Roscoe Village may be a relatively small neighborhood, but it's packed with fantastic places to eat. Whether you want a simple slice of pizza, a killer burger or some ice cream (yes, even if it's absolutely frigid outside), you'll find some truly comforting food amid the quaint streets of Roscoe Village.
RECOMMENDED: Our complete guide to Roscoe Village
Best Roscoe Village restaurants
Packaging timeless diner fare in the kitsch of the seventies helps this candy-colored eatery draw large crowds. Rays of retro sunshine pour from the flower power interior: Bright-orange Formica tables sit on linoleum floors, and the yellow walls are dotted with memorabilia from Me Decade stars like Gumby and David Cassidy. The menu playfully follows suit with items such as “Green Eggs and Ham” (spinach pesto, scallions, smoked ham, Texas toast and hash browns).
The second location of the late night hot dog and fried shrimp joint is a little glitzier (televisions, seats), but the most important difference is that it also offers burgers, thin, griddled patties with perfectly melted cheese, LTO and special sauce. The Depression Dogs are just as good as at the original, and fried shrimp dunked in spicy cocktail sauce is just what you'll want to eat after a night of drinking.
We can’t rave enough about this stylish Turkish spot. We wolf down the manti (Turkish ravioli stuffed with bits of lamb in a creamy yogurt–and–chili oil sauce), whole slabs of juicy, salt-crusted bream and some of the best hummus around. Savvy regulars skip the filling entrées to fuel up on apps and sides like fried zucchini pancakes with yogurt dip and char-grilled calamari with diced tomatoes and garlic. Couple these dishes with homemade sesame bread, and you’ll have enough pocket change for a cup of Turkish tea.
Walk into Scooter’s and disregard the hot dogs, Italian ice and anything else that doesn’t contain the words frozen and custard. Order a Boston shake, and quiver in awe as the towering milkshake topped with hot fudge and whipped cream is handed over. As you taste how dense, thick, buttery and rich the custard is, you’ll soon be on your way to a full stomach and an ice-cream headache. And it’ll be worth it.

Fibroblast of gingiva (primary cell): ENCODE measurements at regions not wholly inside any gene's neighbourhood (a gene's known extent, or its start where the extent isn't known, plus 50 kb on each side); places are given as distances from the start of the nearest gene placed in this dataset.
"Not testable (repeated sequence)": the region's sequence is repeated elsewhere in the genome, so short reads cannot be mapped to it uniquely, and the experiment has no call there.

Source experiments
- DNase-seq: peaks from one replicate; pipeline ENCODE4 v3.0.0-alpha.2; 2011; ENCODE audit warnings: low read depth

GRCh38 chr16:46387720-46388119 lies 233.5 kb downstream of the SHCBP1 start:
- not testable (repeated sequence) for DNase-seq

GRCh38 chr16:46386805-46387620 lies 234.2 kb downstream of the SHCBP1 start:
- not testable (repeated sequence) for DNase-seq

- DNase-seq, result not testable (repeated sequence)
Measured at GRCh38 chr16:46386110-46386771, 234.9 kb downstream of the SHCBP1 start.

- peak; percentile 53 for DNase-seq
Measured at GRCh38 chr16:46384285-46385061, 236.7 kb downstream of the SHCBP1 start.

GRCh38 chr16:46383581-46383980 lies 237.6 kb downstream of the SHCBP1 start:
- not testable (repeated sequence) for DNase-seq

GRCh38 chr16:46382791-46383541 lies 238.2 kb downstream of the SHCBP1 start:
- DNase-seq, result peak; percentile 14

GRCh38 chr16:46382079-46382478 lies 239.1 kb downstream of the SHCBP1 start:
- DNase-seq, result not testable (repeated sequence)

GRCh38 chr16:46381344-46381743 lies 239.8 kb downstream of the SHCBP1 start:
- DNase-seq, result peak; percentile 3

Baking since 1922, this popular German bakery reliably turns out cinnamon-raisin stollen, German chocolate and butter cookies and its signature “sip’n whisky cake,” a moist Bundt cake made with sour mash whiskey. The real draw, though, is the strudel, which comes in several varieties, such as praline-pecan, cherry-cheese and poppy seed.
Don’t get us wrong, we love the fresh toppings, including meaty chunks of mild sausage and fresh vegetables that are crisp and crunchy when you bite into them. But it’s really the sauce—full of fresh tomato flavor, speckled with oregano, basil and the faintest hint of red pepper—that’s made this pizzeria an institution. Both the deep-dish and the (not very thin) thin-crust resist sogginess after a night in the fridge, making them the breakfast of champions.
There’s an interesting distraction during the wait for a table at this sunny vegetarian brunch spot: A TV often shows the late Indian guru Sri Chinmoy (whose teachings the VB staff follows) lifting heavy things—a crew of firemen, a helicopter, a baby elephant. Impressive, but we’re bigger believers in the two-inch-thick French toast slathered in peach butter and maple syrup, or the pesto-laden free-range scrambled eggs in the Satisfaction Promise, which comes with crispy potatoes and crusty bread. A side of fakin’ bacon and a double-shot latte and you’re off to a cruelty-free start to your day.
This gastropub serves up a variety of pub snacks like fried pickles and rotating flavors of popcorn and "cracklin" which can be washed down with house cocktails, draft cocktails and beer. But the star of the menu is the burger, which you truly can't set down, for a few reasons: It's on a biscuit, making any chance of reassembly nearly impossible. Topped with Merkts cheese, two fried onion rings, red onions, caramelized onions and pickles, it's a mouthful, but it's also the ultimate comfort burger.
Owner Jon Young of Kitsch’n on Roscoe and Kitsch’n River North has teamed up with chef Stephen Dunne (formerly mk’s chef de cuisine) at this small-plates wine bar. Dunne’s best dishes are the rich ones, like his intense duck confit leg with truffled white beans. Luckily the eclectic wine list is well thought-out and stocked with plenty of food-friendly quaffs to cut through it all.
The Roscoe Village spin-off of the wildly popular Lincoln Park original, John’s Place dishes up a similar polyglot mix of comfort-food basics: hummus and veggies, carne asada with chorizo rice, fried cheese curds. Desserts like a gooey toffee blondie and warm, solicitous servers go a long way. Note to stroller-pushers: Your dominance of this territory means no stink-eye from romancing tables of two.